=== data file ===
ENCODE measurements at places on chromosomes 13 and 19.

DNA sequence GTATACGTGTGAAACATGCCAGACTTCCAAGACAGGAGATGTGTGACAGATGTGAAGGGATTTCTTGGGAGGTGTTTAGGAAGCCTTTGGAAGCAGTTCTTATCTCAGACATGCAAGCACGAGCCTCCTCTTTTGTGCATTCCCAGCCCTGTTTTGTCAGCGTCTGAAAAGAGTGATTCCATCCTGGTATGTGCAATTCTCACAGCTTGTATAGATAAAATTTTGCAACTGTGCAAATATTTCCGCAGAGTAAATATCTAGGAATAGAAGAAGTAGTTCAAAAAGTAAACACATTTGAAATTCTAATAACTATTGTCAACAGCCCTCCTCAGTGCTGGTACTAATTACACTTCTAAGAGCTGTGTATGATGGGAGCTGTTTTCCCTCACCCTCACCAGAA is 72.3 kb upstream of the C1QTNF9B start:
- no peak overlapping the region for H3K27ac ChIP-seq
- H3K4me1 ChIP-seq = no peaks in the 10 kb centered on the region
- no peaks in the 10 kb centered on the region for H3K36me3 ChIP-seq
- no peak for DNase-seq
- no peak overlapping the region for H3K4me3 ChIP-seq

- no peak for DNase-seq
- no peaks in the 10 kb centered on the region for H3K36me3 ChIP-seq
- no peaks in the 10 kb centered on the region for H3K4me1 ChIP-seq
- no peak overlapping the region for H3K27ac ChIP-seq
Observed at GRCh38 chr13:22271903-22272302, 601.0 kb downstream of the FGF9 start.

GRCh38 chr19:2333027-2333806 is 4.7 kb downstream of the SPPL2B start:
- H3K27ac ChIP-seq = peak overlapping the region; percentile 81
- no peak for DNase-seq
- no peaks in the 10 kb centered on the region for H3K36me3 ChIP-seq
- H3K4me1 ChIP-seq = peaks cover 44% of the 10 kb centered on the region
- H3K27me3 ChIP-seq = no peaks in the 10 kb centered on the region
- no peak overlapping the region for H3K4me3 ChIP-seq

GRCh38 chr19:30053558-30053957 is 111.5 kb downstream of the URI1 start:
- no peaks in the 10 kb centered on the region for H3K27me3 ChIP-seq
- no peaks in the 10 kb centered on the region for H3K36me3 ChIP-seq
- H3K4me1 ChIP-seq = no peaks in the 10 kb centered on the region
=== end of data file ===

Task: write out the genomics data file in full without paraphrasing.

ENCODE measurements at places on chromosomes 13 and 19.

DNA sequence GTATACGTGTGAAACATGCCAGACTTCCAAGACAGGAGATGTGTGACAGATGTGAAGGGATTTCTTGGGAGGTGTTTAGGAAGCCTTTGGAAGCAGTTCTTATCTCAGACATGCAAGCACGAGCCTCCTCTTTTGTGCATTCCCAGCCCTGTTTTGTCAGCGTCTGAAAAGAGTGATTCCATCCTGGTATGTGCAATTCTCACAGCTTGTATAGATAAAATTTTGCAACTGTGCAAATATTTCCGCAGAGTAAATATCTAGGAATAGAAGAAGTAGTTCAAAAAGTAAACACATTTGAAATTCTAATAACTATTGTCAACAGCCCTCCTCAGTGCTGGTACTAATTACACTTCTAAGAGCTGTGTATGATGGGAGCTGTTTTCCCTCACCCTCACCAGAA is 72.3 kb upstream of the C1QTNF9B start:
- no peak overlapping the region for H3K27ac ChIP-seq
- H3K4me1 ChIP-seq = no peaks in the 10 kb centered on the region
- no peaks in the 10 kb centered on the region for H3K36me3 ChIP-seq
- no peak for DNase-seq
- no peak overlapping the region for H3K4me3 ChIP-seq

- no peak for DNase-seq
- no peaks in the 10 kb centered on the region for H3K36me3 ChIP-seq
- no peaks in the 10 kb centered on the region for H3K4me1 ChIP-seq
- no peak overlapping the region for H3K27ac ChIP-seq
Observed at GRCh38 chr13:22271903-22272302, 601.0 kb downstream of the FGF9 start.

GRCh38 chr19:2333027-2333806 is 4.7 kb downstream of the SPPL2B start:
- H3K27ac ChIP-seq = peak overlapping the region; percentile 81
- no peak for DNase-seq
- no peaks in the 10 kb centered on the region for H3K36me3 ChIP-seq
- H3K4me1 ChIP-seq = peaks cover 44% of the 10 kb centered on the region
- H3K27me3 ChIP-seq = no peaks in the 10 kb centered on the region
- no peak overlapping the region for H3K4me3 ChIP-seq

GRCh38 chr19:30053558-30053957 is 111.5 kb downstream of the URI1 start:
- no peaks in the 10 kb centered on the region for H3K27me3 ChIP-seq
- no peaks in the 10 kb centered on the region for H3K36me3 ChIP-seq
- H3K4me1 ChIP-seq = no peaks in the 10 kb centered on the region